How SEN pupils have experienced and benefitted from Shakespeare.

The Head That Wears A Crown Rehearsal Middlesbrough_2015_Photo by Rob Freeman _c_ RSC_167185
Rehearsals in Middlesbrough, featuring young people from various schools, including Priory Woods, 2015.

For students at Middlesbrough’s Priory Woods School & Arts College, the study of Shakespeare has become an everyday part of life. Priory Woods, which caters for 4 to 19 year olds with Special Educational Needs, has worked with the RSC for a number of years to embed the rehearsal room approaches to Shakespeare into its classrooms.

Having received training in RSC rehearsal room practices, teachers at the school developed their own schemes of work to immerse students into the world of Shakespeare and his plays. The key has been an ‘active’ approach to learning.

‘On their feet’ and ‘doing it’ warm-up techniques that explore the characters, themes and plots of Shakespeare are now used to develop students’ speaking and listening skills. Rather than sitting down at a desk, pupils are encouraged to use their bodies to create physical actions, helping them to remember and understand important characters and plots in the text.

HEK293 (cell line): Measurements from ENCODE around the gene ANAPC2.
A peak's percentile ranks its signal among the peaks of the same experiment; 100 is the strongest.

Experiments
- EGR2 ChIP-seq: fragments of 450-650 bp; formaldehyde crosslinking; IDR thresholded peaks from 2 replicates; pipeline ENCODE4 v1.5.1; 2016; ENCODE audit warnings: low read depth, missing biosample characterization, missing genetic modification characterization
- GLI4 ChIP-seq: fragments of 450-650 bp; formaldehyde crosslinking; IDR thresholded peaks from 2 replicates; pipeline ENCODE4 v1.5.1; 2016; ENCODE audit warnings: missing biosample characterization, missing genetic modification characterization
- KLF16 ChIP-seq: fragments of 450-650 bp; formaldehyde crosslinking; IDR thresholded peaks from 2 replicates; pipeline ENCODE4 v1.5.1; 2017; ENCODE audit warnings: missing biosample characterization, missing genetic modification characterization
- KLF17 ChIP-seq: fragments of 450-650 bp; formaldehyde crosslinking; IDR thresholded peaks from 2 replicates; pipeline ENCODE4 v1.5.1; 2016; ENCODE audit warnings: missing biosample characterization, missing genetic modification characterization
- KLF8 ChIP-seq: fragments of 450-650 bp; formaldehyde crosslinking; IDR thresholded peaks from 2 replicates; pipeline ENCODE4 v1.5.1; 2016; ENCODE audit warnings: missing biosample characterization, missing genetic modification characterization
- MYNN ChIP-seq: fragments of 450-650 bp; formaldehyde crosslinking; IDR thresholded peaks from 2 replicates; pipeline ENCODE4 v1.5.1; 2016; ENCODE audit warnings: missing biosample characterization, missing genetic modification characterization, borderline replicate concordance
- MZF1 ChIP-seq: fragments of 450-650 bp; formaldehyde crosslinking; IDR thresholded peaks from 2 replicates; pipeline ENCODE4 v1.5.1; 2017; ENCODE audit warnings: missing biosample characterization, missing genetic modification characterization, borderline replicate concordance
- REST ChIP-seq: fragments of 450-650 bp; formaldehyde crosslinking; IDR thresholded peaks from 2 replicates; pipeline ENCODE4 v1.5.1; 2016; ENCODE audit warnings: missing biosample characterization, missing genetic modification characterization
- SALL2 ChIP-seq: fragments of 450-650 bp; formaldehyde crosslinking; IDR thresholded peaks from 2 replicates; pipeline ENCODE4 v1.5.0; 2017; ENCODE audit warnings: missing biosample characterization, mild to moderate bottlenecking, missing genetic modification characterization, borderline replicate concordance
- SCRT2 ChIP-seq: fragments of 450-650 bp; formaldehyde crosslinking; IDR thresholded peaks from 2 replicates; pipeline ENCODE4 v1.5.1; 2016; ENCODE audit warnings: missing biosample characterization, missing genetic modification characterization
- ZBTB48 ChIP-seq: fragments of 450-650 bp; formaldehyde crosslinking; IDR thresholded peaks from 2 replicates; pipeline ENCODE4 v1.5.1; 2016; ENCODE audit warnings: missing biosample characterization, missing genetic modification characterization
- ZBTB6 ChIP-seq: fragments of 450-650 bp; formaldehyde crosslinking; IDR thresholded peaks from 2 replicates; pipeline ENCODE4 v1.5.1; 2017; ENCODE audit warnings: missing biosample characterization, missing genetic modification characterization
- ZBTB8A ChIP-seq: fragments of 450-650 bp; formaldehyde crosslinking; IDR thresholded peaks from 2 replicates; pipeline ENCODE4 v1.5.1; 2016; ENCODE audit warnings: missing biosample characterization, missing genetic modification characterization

In a similar vein, dance is used to encourage students to create their own ideas to depict a scene from a play, and script work first of all involves paraphrasing the language (as actors would in a rehearsal room) as a means of exploring the general theme of a scene.

Upper School teacher Aimee explains that, “This type of learning is perfect for our students because it is hands on and practical. It’s something that everyone can get involved in as part of team, working together to produce something that makes them feel really good about themselves”.

Children and young people at Priory Woods have had their aspirations raised so much that they now perform their own Shakespeare play annually. The RSC worked with teachers and students at Priory Woods, and other schools in Middlesbrough, to create a performance of Henry V, described by pupils as ‘amazing’, ‘beautiful’ and ‘breath-taking’. Upper School teacher Gillian notes that “using RSC led approaches works so well especially for those who are not very vocal, it just gives them that confidence to believe that ‘I can get up and be that person”.

This kind of motivation carries itself out into later life. A group of post-16 students received qualifications from the AQA (Assessment and Qualification Alliance) as part of their work in Henry V, and one student who performed on stage at the Royal Shakespeare Theatre said she would use her new-found confidence and speaking skills ‘when I go for an interview’.

As Gillian exclaims, "In our school the buzz word is Shakespeare!”.